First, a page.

Skip to Content

Search: {{$root.lsaSearchQuery.q}}, Page {{$}}

2021–2022 Kelsey Prize Display

Objects on Display

Bronze coil bracelet
Diameter: 5 cm
1st millennium BCE
Esther Boise Van Deman bequest, 1938
KM 6643

"My essay, 'The Crown Jewel: Female Agency through Jewelry,' analyzes the agency that Roman women gained through jewelry. Using a bronze pendant from the Kelsey Museum, I argue that jewelry allowed women to voice personal preferences, gain financial independence, and exert influence over their physical well-being."

— Jason Leaym

Round clay school tablet
Diameter: 6.4 cm
1500–500 BCE
Middle East Studies Department
KM 89257

"This tablet represents a chapter from one of the most pivotal periods in history. Cuneiform, the earliest form of writing, was more than a collection of symbols or a complex record system; etched in clay, it signified our unique potential as humans to create, teach, and inspire. Against all odds, the tablet continues to testify to the enduring power of writing and education."

— Anna Luurtsema

Silver tetradrachm of Ptolemy I Soter depicting Alexander III of Macedonia
Diameter: 2.6 cm
312 BCE (Hellenistic)
Numismatic Fine Arts International
KM 1988.4.13

"Through my examination I found that the message of this coin is caught between two reigns. On one hand, Ptolemy is beginning to assert his independent rule, but on the other hand, he still draws heavily on Alexander the Great’s reputation and imagery. I am particularly interested in how this coin represents the way that Macedonian identity, as introduced to conquered lands by Alexander, persisted and mingled with local identity following his conquest and death."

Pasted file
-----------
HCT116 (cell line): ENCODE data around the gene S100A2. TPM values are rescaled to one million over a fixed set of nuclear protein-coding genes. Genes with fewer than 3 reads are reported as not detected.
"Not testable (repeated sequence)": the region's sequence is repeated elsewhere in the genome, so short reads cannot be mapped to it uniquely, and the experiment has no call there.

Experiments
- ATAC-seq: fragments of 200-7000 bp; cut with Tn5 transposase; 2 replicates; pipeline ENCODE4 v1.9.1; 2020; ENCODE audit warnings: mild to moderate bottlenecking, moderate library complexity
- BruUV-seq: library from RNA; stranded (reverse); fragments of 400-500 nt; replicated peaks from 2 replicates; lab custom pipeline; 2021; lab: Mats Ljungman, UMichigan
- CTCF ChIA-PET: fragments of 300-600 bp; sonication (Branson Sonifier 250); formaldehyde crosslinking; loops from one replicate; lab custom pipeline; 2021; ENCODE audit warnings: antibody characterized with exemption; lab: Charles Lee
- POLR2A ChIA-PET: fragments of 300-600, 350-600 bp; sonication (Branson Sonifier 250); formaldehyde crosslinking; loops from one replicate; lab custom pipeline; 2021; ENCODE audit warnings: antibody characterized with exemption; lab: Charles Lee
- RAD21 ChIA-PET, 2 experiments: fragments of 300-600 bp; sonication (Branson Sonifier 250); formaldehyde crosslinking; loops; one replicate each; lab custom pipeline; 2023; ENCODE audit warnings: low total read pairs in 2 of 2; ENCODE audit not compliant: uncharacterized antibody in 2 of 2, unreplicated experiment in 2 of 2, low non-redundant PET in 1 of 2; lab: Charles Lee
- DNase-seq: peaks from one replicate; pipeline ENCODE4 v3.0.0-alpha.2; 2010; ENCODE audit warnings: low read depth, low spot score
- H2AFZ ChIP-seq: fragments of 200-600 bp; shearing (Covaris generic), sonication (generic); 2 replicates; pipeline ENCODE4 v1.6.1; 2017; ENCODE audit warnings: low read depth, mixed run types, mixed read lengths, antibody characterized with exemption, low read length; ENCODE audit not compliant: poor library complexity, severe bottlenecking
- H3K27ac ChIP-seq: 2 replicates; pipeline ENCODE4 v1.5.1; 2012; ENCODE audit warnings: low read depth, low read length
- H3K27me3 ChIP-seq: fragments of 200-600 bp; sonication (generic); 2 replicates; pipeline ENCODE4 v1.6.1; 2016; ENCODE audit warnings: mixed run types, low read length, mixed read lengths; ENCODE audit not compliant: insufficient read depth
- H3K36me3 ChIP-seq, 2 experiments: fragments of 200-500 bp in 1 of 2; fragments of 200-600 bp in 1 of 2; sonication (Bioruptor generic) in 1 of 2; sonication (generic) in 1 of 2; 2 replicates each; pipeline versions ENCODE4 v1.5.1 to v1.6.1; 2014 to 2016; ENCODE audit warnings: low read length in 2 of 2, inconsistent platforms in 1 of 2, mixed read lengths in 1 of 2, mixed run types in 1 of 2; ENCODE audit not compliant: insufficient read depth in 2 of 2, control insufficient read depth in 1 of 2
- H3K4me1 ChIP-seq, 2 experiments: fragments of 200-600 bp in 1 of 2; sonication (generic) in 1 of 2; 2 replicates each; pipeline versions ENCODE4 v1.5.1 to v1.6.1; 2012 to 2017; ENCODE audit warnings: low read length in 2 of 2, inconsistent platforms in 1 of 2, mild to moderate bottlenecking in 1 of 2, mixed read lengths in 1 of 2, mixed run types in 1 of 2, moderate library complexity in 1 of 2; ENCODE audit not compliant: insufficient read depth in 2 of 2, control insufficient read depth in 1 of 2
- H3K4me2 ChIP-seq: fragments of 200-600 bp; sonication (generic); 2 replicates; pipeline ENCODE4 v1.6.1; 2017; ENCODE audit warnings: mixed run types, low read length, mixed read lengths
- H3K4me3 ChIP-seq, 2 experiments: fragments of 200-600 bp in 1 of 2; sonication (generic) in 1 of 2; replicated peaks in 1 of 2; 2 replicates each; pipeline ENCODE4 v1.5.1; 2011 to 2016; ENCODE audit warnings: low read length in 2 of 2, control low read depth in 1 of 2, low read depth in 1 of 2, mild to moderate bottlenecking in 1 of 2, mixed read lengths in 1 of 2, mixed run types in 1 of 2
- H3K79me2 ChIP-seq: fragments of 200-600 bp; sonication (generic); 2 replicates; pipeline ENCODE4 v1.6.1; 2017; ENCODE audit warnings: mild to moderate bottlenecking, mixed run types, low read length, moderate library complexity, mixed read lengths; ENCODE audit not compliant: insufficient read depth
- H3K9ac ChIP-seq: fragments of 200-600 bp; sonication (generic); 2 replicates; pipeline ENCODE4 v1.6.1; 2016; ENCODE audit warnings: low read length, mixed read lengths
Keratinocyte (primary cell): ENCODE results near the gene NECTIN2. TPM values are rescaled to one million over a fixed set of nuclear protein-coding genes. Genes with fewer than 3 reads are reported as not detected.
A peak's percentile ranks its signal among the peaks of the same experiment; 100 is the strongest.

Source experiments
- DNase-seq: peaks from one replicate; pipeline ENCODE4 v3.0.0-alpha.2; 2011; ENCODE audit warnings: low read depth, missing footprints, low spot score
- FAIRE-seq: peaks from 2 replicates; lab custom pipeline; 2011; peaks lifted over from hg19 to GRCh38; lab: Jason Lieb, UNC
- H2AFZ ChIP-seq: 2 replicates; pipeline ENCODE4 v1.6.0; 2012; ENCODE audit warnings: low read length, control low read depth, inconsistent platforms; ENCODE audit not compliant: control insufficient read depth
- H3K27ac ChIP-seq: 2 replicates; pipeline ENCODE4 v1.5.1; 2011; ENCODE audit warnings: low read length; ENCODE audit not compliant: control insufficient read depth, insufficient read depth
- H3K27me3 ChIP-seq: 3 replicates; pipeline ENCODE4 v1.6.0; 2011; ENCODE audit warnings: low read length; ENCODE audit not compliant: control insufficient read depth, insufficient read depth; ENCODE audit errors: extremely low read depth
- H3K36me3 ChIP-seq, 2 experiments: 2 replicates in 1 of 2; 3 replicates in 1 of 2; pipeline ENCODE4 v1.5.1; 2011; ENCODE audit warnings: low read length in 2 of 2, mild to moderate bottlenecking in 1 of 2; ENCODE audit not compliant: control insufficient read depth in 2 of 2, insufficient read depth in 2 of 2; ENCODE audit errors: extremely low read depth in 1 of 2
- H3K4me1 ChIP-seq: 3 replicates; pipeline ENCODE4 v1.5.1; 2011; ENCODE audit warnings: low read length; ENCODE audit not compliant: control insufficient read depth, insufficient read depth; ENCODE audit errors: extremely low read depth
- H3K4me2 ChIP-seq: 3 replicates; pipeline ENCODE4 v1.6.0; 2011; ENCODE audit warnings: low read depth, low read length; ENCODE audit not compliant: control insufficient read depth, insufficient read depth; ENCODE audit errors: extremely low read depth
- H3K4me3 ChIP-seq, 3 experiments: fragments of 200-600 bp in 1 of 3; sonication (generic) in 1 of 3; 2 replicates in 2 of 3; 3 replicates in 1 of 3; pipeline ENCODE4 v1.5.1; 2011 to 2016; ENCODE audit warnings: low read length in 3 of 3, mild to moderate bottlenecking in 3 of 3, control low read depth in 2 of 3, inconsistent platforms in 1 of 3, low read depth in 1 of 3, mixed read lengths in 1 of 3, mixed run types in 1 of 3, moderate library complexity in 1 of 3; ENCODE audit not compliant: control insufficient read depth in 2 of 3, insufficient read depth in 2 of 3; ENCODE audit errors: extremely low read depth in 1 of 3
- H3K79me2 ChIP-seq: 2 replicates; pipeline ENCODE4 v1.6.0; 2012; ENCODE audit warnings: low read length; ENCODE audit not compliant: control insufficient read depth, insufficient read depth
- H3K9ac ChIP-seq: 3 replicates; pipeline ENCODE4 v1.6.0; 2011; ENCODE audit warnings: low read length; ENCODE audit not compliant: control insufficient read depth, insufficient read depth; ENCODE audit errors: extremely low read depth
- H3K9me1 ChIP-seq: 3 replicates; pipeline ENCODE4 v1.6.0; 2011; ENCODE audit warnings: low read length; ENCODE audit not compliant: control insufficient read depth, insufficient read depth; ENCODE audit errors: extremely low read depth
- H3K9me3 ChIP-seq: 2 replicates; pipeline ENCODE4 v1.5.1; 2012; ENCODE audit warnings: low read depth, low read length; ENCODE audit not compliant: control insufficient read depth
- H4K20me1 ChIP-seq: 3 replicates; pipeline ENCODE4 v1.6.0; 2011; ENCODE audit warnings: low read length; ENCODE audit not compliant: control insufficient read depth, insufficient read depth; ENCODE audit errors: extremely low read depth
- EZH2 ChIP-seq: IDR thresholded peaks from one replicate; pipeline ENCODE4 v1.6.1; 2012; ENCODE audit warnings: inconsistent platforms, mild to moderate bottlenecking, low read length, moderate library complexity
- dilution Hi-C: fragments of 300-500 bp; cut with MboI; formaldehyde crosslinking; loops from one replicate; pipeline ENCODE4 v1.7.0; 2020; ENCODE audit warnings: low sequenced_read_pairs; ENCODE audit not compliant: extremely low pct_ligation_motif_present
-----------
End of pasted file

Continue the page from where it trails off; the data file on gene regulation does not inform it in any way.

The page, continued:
— Araceli Rizzo

"Copper Coins"
Acid-etched copper coins
Artist: Dani Tutak

"This collection of acid-etched copper coins features both historical coin motifs and modern interpretations of designs. Coins have widely been used throughout history and serve to connect both individuals and cultures. They require trust to be valuable because, without the collective agreement that these little discs of metal hold value, they are relatively useless. As such, I made these coins to serve as an analogy to human connection, how people interact, and how ideas spread. The designs all feature motifs that are either a nod to a notable milestone from human history or symbolize interpretations of the human experience."

— Dani Tutak